BACK in 1963, in newly independent Malaysia, a couple of enterprising friends set about developing a small piece of land in Kuala Lumpur. They had an initial capital of RM3 million from their prior business ventures. That was enough money to buy a bank at that time. However, they chose to buy a landbank instead and build single-storey terrace houses.
Through the years, their company grew, and their small plot of land expanded into a housing estate. As they contemplated on names, they settled for a name simple enough to remember, yet deep enough to encompass their hopes and dreams for the future. And so, they named it `Happy Garden’.
Four decades on, Happy Garden is one of the most established and mature neighbourhoods, located off Jalan Klang Lama, Kuala Lumpur. A big portion of the area, some 162 hectares, was developed by Sim Nam Housing Development Co Sdn Bhd.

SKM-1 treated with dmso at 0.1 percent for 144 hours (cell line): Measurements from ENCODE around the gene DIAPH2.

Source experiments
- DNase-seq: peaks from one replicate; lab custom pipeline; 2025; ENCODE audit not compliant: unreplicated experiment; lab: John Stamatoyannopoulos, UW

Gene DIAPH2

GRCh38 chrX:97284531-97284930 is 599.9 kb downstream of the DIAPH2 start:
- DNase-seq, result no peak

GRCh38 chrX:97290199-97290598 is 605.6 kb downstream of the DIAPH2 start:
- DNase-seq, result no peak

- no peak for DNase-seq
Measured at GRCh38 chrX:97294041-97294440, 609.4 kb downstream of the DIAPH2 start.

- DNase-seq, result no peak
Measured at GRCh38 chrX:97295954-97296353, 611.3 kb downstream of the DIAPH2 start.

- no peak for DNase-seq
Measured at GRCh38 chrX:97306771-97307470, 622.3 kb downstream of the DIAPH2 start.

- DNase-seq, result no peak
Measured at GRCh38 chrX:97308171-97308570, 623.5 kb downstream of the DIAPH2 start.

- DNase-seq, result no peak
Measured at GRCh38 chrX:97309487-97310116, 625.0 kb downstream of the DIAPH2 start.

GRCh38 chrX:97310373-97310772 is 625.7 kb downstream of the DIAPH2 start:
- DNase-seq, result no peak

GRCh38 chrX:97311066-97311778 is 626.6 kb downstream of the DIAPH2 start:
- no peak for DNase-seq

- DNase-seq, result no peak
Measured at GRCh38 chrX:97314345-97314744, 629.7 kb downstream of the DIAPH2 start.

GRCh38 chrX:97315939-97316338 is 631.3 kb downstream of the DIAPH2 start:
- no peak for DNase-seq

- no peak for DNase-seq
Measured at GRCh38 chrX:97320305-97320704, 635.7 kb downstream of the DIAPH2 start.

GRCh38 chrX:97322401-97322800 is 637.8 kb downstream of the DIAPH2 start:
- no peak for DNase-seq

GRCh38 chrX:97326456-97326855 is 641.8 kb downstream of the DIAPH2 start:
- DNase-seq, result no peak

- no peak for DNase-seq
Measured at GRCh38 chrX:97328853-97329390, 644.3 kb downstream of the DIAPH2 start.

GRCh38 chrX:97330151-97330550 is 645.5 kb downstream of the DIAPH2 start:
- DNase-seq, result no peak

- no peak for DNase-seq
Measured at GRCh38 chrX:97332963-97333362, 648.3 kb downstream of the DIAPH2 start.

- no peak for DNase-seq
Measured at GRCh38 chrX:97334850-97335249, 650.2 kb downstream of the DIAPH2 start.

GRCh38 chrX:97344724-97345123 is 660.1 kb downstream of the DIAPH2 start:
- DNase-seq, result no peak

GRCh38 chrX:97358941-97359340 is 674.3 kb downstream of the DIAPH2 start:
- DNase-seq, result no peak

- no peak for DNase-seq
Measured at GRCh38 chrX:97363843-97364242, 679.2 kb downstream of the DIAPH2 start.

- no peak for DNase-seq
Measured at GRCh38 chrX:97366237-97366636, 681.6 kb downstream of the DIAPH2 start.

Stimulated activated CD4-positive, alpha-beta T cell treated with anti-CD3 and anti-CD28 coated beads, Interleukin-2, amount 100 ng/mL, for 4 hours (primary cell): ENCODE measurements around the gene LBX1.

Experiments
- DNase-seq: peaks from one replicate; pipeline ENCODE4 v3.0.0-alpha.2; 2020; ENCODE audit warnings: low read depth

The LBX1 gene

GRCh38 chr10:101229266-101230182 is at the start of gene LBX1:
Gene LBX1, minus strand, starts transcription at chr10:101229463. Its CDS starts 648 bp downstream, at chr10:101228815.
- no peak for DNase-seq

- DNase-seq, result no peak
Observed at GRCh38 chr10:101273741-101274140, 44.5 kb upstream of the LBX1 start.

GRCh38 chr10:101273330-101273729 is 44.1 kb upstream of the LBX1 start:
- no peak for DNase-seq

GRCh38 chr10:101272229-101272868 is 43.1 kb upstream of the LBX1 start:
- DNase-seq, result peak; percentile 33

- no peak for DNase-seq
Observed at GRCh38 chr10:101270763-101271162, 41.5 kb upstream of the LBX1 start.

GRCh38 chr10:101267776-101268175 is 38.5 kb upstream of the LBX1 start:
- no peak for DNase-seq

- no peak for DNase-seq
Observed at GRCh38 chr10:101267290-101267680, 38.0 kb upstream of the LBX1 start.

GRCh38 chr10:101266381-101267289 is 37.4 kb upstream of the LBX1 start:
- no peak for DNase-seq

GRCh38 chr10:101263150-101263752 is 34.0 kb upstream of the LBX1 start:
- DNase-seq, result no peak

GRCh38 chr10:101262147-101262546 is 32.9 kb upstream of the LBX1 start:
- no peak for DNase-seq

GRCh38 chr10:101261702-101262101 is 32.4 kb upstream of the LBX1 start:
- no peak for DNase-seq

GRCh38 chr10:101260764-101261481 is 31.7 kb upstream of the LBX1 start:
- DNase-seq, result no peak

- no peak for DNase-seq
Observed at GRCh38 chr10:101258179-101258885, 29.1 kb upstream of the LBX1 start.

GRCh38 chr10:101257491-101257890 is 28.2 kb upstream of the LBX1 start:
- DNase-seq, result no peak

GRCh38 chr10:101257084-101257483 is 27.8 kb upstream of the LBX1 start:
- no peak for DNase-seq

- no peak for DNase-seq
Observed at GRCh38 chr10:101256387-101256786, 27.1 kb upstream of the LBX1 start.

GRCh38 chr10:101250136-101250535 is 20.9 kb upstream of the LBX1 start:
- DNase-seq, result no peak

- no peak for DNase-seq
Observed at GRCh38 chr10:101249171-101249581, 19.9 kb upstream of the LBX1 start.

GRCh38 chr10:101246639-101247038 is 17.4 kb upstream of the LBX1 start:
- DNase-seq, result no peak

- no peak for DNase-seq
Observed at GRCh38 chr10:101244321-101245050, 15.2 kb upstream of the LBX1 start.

Most of the company’s pioneers have passed on, including the late Tay Chwee Lye and the late Datuk Abu Mansor Hassan, who joined the company in 1975. One of them, Low Kiok Boon, 83, continues to sit on the current board. However, today, the reins of the company are in the hands of the second generation of the three principal families.
Alor Gajah (Elephant Channel)
Alor Gajah was initially inhabited by the Minangkabau people in the 12th century. Alor has an area of 660 square kilometers (66.5 00 hectares) consisting of three major cities namely Alor Gajah, Masjid Tanah and Pulau Sebang.
The name Alor stems from a group of wild elephants led by a white elephant that had a rather peculiar habit – walking in a group along the channel of a river in the city. Hence, the locals named this city Alor Gajah.
Alor Gajah is also famous for its Naning warrior, Dato ‘Dol Said, who fought the British in the Naning War of 1932, from the forest area that is believed to be filled with wild elephants.
Alor Gajah has now become an emerging area with a population of 131,870 people.
Interesting? I sure think so…